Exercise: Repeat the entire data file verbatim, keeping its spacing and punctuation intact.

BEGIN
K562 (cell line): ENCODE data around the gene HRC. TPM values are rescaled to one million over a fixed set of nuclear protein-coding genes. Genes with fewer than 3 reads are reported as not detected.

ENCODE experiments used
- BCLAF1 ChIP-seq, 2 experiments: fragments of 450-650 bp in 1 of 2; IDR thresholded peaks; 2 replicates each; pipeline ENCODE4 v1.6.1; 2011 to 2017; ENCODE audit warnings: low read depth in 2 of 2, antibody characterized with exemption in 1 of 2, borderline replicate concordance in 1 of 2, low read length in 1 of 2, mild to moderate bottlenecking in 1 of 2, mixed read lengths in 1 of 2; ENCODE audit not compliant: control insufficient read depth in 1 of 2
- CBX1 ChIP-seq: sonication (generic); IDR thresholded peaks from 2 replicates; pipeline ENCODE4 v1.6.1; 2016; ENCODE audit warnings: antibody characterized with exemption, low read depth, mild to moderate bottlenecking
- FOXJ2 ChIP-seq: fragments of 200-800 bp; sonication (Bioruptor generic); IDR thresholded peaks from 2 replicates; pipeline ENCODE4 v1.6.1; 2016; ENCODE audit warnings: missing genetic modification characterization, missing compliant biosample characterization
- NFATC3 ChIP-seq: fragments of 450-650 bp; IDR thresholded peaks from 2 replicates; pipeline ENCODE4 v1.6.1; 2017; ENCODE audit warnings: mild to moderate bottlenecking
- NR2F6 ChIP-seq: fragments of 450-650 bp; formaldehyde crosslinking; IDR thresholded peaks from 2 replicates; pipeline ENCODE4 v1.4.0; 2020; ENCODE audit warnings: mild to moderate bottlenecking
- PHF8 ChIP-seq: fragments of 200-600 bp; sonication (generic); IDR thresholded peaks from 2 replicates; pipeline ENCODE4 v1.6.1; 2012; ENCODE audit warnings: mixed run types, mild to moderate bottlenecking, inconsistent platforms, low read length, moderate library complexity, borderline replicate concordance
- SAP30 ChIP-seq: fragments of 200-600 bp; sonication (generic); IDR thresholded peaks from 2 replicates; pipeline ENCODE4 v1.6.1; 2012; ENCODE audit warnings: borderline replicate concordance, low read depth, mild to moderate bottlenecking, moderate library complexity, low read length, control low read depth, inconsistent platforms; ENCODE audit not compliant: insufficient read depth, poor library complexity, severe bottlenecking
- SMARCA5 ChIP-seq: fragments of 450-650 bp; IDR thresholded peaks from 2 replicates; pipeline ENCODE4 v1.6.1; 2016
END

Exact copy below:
K562 (cell line): ENCODE data around the gene HRC. TPM values are rescaled to one million over a fixed set of nuclear protein-coding genes. Genes with fewer than 3 reads are reported as not detected.

ENCODE experiments used
- BCLAF1 ChIP-seq, 2 experiments: fragments of 450-650 bp in 1 of 2; IDR thresholded peaks; 2 replicates each; pipeline ENCODE4 v1.6.1; 2011 to 2017; ENCODE audit warnings: low read depth in 2 of 2, antibody characterized with exemption in 1 of 2, borderline replicate concordance in 1 of 2, low read length in 1 of 2, mild to moderate bottlenecking in 1 of 2, mixed read lengths in 1 of 2; ENCODE audit not compliant: control insufficient read depth in 1 of 2
- CBX1 ChIP-seq: sonication (generic); IDR thresholded peaks from 2 replicates; pipeline ENCODE4 v1.6.1; 2016; ENCODE audit warnings: antibody characterized with exemption, low read depth, mild to moderate bottlenecking
- FOXJ2 ChIP-seq: fragments of 200-800 bp; sonication (Bioruptor generic); IDR thresholded peaks from 2 replicates; pipeline ENCODE4 v1.6.1; 2016; ENCODE audit warnings: missing genetic modification characterization, missing compliant biosample characterization
- NFATC3 ChIP-seq: fragments of 450-650 bp; IDR thresholded peaks from 2 replicates; pipeline ENCODE4 v1.6.1; 2017; ENCODE audit warnings: mild to moderate bottlenecking
- NR2F6 ChIP-seq: fragments of 450-650 bp; formaldehyde crosslinking; IDR thresholded peaks from 2 replicates; pipeline ENCODE4 v1.4.0; 2020; ENCODE audit warnings: mild to moderate bottlenecking
- PHF8 ChIP-seq: fragments of 200-600 bp; sonication (generic); IDR thresholded peaks from 2 replicates; pipeline ENCODE4 v1.6.1; 2012; ENCODE audit warnings: mixed run types, mild to moderate bottlenecking, inconsistent platforms, low read length, moderate library complexity, borderline replicate concordance
- SAP30 ChIP-seq: fragments of 200-600 bp; sonication (generic); IDR thresholded peaks from 2 replicates; pipeline ENCODE4 v1.6.1; 2012; ENCODE audit warnings: borderline replicate concordance, low read depth, mild to moderate bottlenecking, moderate library complexity, low read length, control low read depth, inconsistent platforms; ENCODE audit not compliant: insufficient read depth, poor library complexity, severe bottlenecking
- SMARCA5 ChIP-seq: fragments of 450-650 bp; IDR thresholded peaks from 2 replicates; pipeline ENCODE4 v1.6.1; 2016